So, what did these graphs tell us? In simple terms the large null then reproduced with no decay time on the spectrogram shows comb filtering in action. There are other graphs and information that we also have provided but all the indications pointed towards it being a problem with SBIR.

Tests Following Moving the Speakers Closer to the Wall. 

This time the SPL graph has both results on it for comparison. As we moved the speakers closer to the wall the results started to change. We had changed the distance to the boundaries therefore the frequency response also changed. It took 10 dbs off that 51hz null.

What about our Spectrogram? We our 37hz problem has been reduced but still exists and that null is still there. Surely, we could do better? Well in this case we could, and this is why acoustics can at times be quite complex and confusing and why we would always recommend getting the advice from a professional where you can. In this case we asked our client to remove the acoustic panels from behind the speakers. There are so many factors that come into play with SBIR, the loudspeaker and how they have been manufactured means that sometimes the only way to tame SBIR is with a 100mm but sometimes having a panel so close to absorption will make it worse. In this case we asked our client to remove the acoustic panels from behind the speakers and place them in the rear corners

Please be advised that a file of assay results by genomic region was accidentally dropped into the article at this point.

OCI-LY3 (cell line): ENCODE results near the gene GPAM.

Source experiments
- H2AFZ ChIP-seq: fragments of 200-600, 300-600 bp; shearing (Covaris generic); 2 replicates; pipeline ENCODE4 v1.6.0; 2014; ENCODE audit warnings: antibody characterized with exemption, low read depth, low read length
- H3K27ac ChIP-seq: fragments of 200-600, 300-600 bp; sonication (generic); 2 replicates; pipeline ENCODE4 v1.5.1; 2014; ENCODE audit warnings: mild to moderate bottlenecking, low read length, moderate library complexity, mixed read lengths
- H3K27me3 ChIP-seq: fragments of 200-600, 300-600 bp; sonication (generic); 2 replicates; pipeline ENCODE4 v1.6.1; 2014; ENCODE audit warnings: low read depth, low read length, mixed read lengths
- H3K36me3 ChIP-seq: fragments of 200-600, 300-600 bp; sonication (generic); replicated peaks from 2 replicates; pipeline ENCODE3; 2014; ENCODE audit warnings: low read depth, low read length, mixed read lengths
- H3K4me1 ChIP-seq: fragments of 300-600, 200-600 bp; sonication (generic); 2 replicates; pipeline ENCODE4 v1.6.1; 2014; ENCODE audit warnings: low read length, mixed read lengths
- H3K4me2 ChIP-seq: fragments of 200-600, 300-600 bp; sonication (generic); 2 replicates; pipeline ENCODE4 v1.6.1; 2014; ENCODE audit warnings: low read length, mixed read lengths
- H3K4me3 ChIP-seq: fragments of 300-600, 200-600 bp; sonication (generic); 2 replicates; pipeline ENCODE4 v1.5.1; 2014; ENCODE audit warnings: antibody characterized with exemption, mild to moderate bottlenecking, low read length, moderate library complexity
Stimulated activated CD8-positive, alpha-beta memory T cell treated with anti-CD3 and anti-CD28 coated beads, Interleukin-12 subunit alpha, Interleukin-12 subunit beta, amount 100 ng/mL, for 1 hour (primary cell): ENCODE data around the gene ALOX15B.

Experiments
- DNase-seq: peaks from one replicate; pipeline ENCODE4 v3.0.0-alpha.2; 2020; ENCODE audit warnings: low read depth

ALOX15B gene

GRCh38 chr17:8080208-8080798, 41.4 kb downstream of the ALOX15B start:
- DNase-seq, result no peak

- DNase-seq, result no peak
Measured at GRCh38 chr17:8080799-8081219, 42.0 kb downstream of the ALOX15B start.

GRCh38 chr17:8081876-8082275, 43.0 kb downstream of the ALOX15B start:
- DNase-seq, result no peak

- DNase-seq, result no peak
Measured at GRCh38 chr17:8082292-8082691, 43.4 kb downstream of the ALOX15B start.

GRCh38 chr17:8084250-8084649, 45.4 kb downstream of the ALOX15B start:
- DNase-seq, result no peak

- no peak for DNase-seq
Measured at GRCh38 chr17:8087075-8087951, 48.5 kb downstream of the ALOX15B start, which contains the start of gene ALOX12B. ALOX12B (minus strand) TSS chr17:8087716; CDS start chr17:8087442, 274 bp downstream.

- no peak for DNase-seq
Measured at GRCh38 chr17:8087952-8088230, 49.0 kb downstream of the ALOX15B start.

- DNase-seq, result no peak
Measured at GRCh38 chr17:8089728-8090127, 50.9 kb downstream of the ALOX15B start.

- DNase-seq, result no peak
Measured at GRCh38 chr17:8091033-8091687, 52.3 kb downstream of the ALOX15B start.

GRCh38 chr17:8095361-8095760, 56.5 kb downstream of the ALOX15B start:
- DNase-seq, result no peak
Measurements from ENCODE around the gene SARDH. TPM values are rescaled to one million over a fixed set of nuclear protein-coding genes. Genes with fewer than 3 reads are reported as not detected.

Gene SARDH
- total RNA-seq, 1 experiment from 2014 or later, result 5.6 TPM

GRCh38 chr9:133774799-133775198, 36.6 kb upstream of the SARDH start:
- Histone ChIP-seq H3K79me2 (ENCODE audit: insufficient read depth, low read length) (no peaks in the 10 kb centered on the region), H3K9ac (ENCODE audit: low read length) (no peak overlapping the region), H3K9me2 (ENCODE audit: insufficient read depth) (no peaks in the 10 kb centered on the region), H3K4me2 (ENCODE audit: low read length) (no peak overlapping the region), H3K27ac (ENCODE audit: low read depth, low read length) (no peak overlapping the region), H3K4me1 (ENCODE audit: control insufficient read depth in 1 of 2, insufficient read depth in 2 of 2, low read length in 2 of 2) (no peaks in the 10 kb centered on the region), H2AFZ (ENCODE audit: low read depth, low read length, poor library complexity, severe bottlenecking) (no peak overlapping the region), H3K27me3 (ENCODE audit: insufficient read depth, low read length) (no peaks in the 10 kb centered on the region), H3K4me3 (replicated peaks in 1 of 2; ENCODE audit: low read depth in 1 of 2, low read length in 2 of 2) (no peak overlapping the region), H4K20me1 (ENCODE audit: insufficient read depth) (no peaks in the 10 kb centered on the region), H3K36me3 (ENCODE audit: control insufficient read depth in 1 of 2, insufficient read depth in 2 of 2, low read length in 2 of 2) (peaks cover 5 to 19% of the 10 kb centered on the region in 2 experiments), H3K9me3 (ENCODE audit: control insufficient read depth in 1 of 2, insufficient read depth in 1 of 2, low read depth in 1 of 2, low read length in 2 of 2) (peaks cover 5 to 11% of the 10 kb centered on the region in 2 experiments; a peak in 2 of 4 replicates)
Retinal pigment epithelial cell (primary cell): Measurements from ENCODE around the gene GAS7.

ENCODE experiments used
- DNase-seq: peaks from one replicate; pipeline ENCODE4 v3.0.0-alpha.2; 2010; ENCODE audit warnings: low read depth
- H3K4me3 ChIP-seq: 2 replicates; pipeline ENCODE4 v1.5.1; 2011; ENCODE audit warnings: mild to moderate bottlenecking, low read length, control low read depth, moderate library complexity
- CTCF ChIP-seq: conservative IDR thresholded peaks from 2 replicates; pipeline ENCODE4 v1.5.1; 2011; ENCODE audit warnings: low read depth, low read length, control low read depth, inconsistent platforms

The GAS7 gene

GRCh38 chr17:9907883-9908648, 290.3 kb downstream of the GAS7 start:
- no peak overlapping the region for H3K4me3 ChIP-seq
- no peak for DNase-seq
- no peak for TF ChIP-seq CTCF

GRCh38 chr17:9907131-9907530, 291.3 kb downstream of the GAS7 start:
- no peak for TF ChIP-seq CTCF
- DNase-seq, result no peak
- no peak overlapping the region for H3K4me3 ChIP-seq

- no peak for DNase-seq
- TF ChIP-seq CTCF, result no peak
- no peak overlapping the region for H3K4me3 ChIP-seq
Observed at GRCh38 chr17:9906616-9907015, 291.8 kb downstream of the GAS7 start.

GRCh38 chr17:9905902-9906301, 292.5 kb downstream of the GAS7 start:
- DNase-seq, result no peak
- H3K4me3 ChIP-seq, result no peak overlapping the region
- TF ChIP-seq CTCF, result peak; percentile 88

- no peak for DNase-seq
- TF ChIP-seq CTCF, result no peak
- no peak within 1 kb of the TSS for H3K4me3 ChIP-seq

So, this time I have left the previous reading on and compared it to our new reading. Look at the difference. The peak at 37 hz has been reduced by 15db’s, the null at 51hz by about 12hz. Overall the room is now looking and sounding pretty good for the treatment it has in it.

Relating this to the Spectrogram –

The difference is even clearer to see. That 37hz decay time has literally been cut in half (if you want to know how we can deal with this further look out for more information in later issues). This room is looking great and this has been achieved by a combination of excellent positioning and acoustic treatment.

Speaker Boundary Interference Response need not ever be a problem, it can certainly be made to work for you rather than against you. What I personally always recommend, and it is indeed one of the most important things you can do when setting up your room is spend the time to position the speakers to get the best results. If you do that first, it makes treating the rest of the room so much easier. Just moving the speakers bit by bit and testing them is the best way to start and from there you can start to build up a picture of how the sound is working in your room, with your boundaries and modes in place.